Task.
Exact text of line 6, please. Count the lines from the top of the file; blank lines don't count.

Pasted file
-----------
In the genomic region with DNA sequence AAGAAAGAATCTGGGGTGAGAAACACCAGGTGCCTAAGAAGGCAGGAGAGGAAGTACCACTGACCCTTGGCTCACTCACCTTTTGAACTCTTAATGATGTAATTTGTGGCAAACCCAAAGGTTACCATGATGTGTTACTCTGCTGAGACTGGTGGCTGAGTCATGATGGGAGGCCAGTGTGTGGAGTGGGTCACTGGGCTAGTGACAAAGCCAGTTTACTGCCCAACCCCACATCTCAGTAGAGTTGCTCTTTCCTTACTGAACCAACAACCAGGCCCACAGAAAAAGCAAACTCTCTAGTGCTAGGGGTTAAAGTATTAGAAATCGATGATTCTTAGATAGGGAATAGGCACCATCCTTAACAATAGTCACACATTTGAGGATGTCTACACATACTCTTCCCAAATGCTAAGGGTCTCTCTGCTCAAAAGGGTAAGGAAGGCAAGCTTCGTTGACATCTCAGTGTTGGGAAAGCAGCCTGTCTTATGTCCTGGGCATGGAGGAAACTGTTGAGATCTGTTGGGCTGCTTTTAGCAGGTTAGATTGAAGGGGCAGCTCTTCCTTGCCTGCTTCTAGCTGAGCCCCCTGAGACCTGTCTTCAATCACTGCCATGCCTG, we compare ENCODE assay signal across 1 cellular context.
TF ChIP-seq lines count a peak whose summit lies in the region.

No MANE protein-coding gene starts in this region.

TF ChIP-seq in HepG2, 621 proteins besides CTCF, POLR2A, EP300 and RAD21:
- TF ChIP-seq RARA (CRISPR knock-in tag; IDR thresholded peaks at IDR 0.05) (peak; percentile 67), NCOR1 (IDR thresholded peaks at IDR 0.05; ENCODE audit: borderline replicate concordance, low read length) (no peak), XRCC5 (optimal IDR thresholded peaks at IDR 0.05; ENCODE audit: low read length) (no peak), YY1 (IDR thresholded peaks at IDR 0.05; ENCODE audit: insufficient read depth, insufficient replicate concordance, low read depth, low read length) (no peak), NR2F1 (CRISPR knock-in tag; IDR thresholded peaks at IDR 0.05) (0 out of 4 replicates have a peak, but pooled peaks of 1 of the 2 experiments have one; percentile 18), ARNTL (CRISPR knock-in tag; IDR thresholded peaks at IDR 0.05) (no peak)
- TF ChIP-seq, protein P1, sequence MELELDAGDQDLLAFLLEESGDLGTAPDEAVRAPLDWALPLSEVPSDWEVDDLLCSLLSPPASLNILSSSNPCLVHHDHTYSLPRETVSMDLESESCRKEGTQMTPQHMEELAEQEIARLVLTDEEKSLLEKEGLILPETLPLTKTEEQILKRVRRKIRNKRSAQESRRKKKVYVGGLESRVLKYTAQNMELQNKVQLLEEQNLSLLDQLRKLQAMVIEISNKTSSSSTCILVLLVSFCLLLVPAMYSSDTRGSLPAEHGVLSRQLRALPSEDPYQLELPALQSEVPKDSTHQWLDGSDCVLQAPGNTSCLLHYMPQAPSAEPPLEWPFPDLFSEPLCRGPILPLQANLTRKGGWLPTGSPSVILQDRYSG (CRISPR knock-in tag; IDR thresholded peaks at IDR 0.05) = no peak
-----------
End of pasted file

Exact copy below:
- TF ChIP-seq, protein P1, sequence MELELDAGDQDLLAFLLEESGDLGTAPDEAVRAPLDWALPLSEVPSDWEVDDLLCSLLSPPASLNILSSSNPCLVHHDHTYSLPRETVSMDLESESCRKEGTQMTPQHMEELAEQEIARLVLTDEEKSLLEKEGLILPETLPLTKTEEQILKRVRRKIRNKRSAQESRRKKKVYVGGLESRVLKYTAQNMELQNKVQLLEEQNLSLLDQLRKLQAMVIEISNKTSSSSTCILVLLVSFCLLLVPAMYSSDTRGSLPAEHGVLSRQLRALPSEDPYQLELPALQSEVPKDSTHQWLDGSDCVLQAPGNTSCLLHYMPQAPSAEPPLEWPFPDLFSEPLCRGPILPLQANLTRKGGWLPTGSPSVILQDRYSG (CRISPR knock-in tag; IDR thresholded peaks at IDR 0.05) = no peak